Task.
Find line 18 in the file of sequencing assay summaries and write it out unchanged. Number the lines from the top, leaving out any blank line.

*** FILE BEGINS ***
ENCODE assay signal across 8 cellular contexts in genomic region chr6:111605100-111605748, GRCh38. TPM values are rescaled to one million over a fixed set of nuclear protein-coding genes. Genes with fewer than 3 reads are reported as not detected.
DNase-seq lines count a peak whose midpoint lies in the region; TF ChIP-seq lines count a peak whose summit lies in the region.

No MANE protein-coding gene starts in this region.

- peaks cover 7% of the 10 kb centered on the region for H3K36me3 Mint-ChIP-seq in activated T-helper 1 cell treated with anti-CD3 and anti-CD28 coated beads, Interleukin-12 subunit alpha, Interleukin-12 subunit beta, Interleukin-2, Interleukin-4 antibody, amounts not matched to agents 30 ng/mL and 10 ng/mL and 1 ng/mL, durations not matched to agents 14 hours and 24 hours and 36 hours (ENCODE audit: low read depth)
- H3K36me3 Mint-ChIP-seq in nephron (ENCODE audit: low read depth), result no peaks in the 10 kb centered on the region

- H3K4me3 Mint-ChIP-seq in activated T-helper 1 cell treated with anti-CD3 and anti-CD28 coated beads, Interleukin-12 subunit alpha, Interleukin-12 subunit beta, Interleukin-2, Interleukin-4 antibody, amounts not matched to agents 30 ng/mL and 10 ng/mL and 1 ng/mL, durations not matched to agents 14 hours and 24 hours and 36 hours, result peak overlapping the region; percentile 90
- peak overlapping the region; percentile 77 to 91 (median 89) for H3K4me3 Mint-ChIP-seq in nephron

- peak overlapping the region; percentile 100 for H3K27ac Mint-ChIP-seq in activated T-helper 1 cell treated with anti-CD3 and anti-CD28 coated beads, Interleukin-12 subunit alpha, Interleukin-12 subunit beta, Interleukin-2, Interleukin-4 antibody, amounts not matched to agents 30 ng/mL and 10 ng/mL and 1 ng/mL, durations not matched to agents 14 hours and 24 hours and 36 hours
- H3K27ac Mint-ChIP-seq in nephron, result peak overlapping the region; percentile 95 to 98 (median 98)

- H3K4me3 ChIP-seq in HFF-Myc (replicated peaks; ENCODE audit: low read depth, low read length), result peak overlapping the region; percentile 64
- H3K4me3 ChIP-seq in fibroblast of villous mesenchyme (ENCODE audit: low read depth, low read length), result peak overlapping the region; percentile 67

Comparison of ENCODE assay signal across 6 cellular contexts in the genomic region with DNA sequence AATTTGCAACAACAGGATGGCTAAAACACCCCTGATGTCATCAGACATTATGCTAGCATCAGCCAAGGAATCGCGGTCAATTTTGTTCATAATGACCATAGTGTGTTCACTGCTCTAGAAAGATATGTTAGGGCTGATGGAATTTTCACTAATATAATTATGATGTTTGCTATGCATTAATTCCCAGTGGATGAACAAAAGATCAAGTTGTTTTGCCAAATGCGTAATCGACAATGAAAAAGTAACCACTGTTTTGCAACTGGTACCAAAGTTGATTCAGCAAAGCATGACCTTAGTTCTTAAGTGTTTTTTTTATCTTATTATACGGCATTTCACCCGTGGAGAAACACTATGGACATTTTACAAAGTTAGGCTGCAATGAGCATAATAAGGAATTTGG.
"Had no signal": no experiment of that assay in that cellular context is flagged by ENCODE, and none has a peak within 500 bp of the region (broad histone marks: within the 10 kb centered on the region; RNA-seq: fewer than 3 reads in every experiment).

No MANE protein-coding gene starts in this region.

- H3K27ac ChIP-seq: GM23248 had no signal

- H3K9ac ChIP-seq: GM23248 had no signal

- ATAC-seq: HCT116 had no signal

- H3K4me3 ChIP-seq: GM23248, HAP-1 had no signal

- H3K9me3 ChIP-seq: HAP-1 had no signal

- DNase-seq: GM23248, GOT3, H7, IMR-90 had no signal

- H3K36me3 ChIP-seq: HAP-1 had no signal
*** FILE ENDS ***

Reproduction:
- H3K4me3 ChIP-seq: GM23248, HAP-1 had no signal